Pros And Cons Of Transitions Of Care

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Transitions in care, such as admission to and discharge from the hospital, put patients at risk for errors due to poor communication and inadvertent information loss (1–5). One discrepancy does not necessarily mean an error. In fact, most discrepancies are due to adapting chronic medication to the patient’s newly diagnosed condition, or because the examinations and/or interventions performed could interfere with their usual medication. Medication discrepancies, established as unexplained differences among documented drug regimens at the interfaces of care1 (admission, transfer, and discharge) are highly prevalent. Some are intended therapeutic modifications, but others are unintentional and clinically unjustified. Prior studies suggest that…show more content…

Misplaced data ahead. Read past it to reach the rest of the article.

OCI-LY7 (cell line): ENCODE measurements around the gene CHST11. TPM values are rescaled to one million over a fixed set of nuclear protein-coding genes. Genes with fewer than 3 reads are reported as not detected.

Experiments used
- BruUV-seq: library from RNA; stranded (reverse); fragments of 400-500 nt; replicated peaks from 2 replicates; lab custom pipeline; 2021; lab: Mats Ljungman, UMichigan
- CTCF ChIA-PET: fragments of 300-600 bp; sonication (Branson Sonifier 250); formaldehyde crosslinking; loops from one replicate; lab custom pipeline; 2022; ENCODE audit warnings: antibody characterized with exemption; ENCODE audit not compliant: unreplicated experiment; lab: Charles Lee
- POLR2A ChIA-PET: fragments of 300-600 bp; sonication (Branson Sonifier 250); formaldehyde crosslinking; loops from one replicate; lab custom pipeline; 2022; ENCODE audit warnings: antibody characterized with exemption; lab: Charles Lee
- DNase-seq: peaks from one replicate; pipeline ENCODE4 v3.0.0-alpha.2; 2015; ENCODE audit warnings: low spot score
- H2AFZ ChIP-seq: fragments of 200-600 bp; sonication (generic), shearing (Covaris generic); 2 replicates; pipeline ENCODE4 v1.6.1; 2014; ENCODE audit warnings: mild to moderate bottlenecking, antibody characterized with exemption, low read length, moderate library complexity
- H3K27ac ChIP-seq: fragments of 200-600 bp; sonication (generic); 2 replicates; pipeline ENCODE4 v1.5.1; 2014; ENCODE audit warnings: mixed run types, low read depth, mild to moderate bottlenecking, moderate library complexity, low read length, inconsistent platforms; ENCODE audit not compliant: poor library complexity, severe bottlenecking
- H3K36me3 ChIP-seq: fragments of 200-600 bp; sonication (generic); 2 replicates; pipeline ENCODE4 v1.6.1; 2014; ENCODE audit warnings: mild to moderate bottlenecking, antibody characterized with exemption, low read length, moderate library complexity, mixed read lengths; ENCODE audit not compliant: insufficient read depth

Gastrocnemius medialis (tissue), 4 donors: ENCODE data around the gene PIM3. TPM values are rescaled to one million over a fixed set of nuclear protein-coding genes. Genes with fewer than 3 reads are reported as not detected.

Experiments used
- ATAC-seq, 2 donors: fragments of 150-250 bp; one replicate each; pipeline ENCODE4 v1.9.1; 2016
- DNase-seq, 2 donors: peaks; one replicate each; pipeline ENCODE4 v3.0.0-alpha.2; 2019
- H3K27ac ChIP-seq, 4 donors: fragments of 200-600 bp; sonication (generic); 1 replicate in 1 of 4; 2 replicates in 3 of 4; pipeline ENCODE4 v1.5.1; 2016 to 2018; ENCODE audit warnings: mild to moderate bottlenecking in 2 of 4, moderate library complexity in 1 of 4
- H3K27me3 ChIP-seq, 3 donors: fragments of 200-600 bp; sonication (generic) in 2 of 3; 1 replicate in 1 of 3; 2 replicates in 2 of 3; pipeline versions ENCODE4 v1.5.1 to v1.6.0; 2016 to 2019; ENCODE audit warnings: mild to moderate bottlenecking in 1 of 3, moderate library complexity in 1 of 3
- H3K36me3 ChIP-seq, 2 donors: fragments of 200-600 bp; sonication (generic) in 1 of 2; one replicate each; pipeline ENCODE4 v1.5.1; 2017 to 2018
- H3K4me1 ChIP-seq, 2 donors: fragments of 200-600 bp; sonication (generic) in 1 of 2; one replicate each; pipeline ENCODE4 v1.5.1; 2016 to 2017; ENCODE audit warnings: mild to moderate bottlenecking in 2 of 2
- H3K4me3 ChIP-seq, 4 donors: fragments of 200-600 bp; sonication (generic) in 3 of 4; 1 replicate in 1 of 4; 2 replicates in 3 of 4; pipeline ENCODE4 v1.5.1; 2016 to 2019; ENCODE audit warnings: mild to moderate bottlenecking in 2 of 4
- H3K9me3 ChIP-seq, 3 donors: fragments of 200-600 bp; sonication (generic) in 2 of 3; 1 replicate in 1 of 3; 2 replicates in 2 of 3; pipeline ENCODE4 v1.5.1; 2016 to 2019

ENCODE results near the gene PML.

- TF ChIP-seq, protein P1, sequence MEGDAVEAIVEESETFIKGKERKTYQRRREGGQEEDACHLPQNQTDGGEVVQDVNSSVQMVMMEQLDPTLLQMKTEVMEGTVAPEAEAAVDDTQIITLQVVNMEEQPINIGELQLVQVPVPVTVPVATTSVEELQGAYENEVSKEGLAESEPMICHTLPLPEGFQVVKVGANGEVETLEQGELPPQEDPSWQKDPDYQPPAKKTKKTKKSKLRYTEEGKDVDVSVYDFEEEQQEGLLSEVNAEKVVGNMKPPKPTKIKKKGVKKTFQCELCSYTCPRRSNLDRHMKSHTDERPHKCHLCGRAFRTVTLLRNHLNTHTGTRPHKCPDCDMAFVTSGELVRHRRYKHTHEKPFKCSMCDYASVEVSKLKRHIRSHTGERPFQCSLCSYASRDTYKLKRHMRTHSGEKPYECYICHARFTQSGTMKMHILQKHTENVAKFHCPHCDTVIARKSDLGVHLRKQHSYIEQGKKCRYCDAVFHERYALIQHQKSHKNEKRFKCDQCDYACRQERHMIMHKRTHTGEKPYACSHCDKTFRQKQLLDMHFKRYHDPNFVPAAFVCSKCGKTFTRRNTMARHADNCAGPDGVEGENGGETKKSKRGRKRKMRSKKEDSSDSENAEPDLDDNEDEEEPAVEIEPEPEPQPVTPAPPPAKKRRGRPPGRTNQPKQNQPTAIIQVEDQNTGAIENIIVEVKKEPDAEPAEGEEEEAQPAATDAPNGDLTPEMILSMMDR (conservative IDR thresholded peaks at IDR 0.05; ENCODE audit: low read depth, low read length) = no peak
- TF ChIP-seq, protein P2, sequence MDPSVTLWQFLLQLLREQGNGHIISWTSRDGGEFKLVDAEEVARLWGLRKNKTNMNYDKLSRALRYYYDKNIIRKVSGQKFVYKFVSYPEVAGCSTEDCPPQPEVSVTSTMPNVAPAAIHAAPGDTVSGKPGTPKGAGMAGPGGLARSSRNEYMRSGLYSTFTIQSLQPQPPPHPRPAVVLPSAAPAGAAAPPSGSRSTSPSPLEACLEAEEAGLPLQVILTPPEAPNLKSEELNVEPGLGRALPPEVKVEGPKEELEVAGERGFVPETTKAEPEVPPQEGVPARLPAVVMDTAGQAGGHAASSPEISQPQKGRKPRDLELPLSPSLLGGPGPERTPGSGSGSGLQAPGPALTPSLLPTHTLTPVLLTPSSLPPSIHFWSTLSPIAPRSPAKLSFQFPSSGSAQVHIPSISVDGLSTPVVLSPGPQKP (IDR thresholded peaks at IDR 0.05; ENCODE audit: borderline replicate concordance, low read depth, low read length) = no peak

ADEs associated with medication discrepancies can prolong hospital stays and, in the post-discharge period, may lead to emergency room visits, hospital readmissions, and utilization of other health care resources. Preventable adverse drug events (PADE) are associated with 1 of 5 injuries or deaths and a result of poorly designed systems, which often lack independent redundancies. Preventable ADEs at transition points of care account for 46-56% of all medication errors. One strategy to reduce PADEs and ADEs is to reconcile the medication orders between the two transition points. The Institute for Healthcare Improvement (IHI) defines medication reconciliation as a formal process to compile a list of all the medications a patient is taking before admission, and comparing it with the doctor’s admission, transfer and discharge orders. In 2007, the Joint Commission on Accreditation of Healthcare Organizations (JCAHO) acknowledged that reconciliation errors compromise the safety of drug use and recommended hospitals to develop a system for obtaining patients’ complete pharmacotherapeutic records, to ensure they receive the necessary drugs for the new

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